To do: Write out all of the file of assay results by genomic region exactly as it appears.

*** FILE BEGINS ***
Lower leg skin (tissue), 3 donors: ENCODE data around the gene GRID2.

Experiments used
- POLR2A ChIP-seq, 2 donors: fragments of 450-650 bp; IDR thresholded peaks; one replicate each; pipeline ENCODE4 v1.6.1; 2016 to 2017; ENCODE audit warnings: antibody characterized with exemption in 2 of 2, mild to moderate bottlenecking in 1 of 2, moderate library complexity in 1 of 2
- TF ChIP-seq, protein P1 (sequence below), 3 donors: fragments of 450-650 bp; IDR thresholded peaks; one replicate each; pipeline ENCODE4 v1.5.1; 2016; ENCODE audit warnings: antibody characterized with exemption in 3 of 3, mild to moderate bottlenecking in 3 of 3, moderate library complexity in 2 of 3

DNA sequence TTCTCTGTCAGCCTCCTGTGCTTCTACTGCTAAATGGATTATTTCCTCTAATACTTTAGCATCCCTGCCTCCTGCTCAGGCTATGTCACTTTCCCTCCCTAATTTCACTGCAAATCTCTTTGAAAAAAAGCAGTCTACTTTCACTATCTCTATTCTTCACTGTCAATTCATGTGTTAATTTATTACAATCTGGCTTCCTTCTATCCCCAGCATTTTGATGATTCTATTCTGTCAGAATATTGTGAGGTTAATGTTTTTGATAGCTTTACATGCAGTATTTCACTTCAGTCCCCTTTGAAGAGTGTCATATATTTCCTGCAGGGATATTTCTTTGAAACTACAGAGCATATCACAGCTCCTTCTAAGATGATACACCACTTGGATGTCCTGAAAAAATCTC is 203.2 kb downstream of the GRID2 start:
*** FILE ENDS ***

Lower leg skin (tissue), 3 donors: ENCODE data around the gene GRID2.

Experiments used
- POLR2A ChIP-seq, 2 donors: fragments of 450-650 bp; IDR thresholded peaks; one replicate each; pipeline ENCODE4 v1.6.1; 2016 to 2017; ENCODE audit warnings: antibody characterized with exemption in 2 of 2, mild to moderate bottlenecking in 1 of 2, moderate library complexity in 1 of 2
- TF ChIP-seq, protein P1 (sequence below), 3 donors: fragments of 450-650 bp; IDR thresholded peaks; one replicate each; pipeline ENCODE4 v1.5.1; 2016; ENCODE audit warnings: antibody characterized with exemption in 3 of 3, mild to moderate bottlenecking in 3 of 3, moderate library complexity in 2 of 3

DNA sequence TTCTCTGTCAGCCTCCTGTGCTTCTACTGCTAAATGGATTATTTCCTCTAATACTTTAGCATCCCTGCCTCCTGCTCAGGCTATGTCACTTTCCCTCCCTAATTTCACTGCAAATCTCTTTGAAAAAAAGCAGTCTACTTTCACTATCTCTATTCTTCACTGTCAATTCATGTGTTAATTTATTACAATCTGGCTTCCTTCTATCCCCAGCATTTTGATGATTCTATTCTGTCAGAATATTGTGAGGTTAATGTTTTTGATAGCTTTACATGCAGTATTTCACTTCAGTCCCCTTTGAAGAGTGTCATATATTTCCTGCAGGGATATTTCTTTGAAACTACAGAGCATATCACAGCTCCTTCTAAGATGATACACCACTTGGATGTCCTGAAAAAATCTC is 203.2 kb downstream of the GRID2 start: